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I. —A FORERUNNER

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                 CYTHEREA, in green gown,
                 Hair alight and purple crown,
                 Wendeth amid willows wan
                        In the ice dews by the lawn.

                 Cytherea, rapt in dreams,
                 Heareth not the thawing streams,
                 Doth not see the sprouting stalks,
                 No bird stirreth where she walks.

                 Yet where Cyntherea moves
                 Hasten many a million loves;
                 Primrose, wind-flower, daffodil,
                 Follow her without her will.

                 Cytherea silent passes
                 With wet feet among the grasses,
                 On her head a soft rain weepeth,
                 In her veiled eyes sunshine sleepeth.


                                          12

                 Wheresoe’er hath passéd she
                 All alive are bird and tree,
                 Rivers running, leaves uncurled,
                 Bud and bird-song glad the world.

                 Whither wendeth Cytherea,
                 Spring’s unrealised idea,
                 Dear forerunner of our rapture,
                 Fugitive whom none would capture?

                 Veiléd vestal, joy unknowing,
                 Summer waits upon thy going;
                 Love sleep-walking, ere thou waken,
                 Spring-tide laughs, and thou’rt forsaken!

                 Somewhere, wilt thou in surprise
                 Ope thy sweet, cold-lidded eyes,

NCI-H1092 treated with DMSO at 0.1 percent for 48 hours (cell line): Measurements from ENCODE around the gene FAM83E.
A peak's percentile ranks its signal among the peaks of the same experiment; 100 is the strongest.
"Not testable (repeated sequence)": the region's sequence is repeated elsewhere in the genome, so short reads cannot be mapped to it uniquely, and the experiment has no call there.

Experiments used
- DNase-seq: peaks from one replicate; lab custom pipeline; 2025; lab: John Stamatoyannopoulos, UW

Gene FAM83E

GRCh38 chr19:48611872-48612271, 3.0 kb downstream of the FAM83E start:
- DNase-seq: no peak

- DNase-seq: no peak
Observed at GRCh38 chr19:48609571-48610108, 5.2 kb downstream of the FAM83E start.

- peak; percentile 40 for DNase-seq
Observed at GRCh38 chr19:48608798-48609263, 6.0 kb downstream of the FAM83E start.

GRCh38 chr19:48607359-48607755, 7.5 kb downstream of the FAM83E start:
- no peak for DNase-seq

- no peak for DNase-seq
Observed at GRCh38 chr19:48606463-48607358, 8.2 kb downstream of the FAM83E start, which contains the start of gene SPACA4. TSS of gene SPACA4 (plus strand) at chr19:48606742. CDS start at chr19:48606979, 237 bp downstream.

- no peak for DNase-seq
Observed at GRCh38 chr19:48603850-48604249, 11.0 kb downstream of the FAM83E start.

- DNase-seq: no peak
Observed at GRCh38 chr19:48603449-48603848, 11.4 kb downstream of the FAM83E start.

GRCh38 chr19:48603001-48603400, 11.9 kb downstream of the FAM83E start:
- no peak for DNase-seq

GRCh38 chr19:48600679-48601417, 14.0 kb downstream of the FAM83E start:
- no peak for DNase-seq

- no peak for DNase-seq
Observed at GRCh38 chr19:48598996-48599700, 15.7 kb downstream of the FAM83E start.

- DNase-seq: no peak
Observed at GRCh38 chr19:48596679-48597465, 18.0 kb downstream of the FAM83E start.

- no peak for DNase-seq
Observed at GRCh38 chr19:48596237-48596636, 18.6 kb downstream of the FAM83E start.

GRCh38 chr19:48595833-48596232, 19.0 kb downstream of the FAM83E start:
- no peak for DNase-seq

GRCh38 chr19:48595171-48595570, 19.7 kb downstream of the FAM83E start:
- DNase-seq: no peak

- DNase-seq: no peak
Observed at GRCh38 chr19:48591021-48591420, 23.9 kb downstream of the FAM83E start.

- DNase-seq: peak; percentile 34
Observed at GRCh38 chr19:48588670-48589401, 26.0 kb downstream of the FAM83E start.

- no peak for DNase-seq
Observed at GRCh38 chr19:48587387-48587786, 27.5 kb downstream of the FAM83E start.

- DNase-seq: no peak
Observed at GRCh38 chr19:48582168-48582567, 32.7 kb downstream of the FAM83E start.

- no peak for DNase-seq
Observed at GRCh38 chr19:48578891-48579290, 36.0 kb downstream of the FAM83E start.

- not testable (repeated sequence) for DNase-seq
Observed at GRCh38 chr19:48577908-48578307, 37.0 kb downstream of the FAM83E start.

Look upon the red-veined rose,
                 Bathe thee in the stream that flows?

                 Wilt thou, in a dumb amaze,
                 Turn thy slowly-kindling gaze
                 On full-flowered banks and meadows,
                 Wide with light and broad with shadows?

                 Where abid’st thou when the peach,
                 Within autumn’s careless reach,
                 Falls o’erwhelmed by its heart-sweetness,
                 Failing through its own completeness?

                 When all richly-coloured things,
                 All wild creatures that have wings,
                 Warm in sheath, or cold in grave,
                 Winter slumber seek, or have,

                 Then upon some morning mellow,
                 When grey skies are tinged with yellow,
                 One who listens with fine ear,
                 Thy returning step may hear!


                                          13

II.—MEETING OF SPRING AND SUMMER

                 HER face is like the first wind flower,
                    An arm, a knee, are bare.
                 Gold, enough for a queen’s dower,
                    Is strewn upon her hair.
                 It is the Spring-tide’s perfect hour
                    Say, if she is not fair !

                 Her hyacinthine draperies
                    Are hastily caught up
                 Across a youthful breast that is
                    Round as an acorn cup,
                 Under the giant forest trees,
                    Where the young fairies sup.

                 From the high hills she hath come down
                    Baptized by thawing snows,
                 To where the turbid streams are brown,
                    The ice-tarn overflows ;
                 Their drops upon her primrose crown
                    Bedew her as she goes.

                 Upon the pastures green and wide
                    The little lambs, new-born,
                 Run from their anxious mother’s side
                    To her in the dim morn.
                 Beneath her feet she hath descried
                    The early-springing corn.

                 Knee-deep in flowers advanceth she,
                    Gathering the daffodil,
                 And pansy and anemone,
                    With these her lap doth fill.